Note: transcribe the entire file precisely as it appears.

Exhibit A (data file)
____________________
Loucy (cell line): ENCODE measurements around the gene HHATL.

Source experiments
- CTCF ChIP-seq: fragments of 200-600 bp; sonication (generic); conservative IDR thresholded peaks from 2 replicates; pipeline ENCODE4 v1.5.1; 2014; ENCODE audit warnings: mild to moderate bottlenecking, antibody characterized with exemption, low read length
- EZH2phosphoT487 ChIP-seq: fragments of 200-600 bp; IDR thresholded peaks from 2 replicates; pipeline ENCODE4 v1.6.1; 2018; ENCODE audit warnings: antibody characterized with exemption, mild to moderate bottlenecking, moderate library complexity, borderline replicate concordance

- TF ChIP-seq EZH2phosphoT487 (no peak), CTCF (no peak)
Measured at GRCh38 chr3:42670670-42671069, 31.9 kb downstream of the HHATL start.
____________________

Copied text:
Loucy (cell line): ENCODE measurements around the gene HHATL.

Source experiments
- CTCF ChIP-seq: fragments of 200-600 bp; sonication (generic); conservative IDR thresholded peaks from 2 replicates; pipeline ENCODE4 v1.5.1; 2014; ENCODE audit warnings: mild to moderate bottlenecking, antibody characterized with exemption, low read length
- EZH2phosphoT487 ChIP-seq: fragments of 200-600 bp; IDR thresholded peaks from 2 replicates; pipeline ENCODE4 v1.6.1; 2018; ENCODE audit warnings: antibody characterized with exemption, mild to moderate bottlenecking, moderate library complexity, borderline replicate concordance

- TF ChIP-seq EZH2phosphoT487 (no peak), CTCF (no peak)
Measured at GRCh38 chr3:42670670-42671069, 31.9 kb downstream of the HHATL start.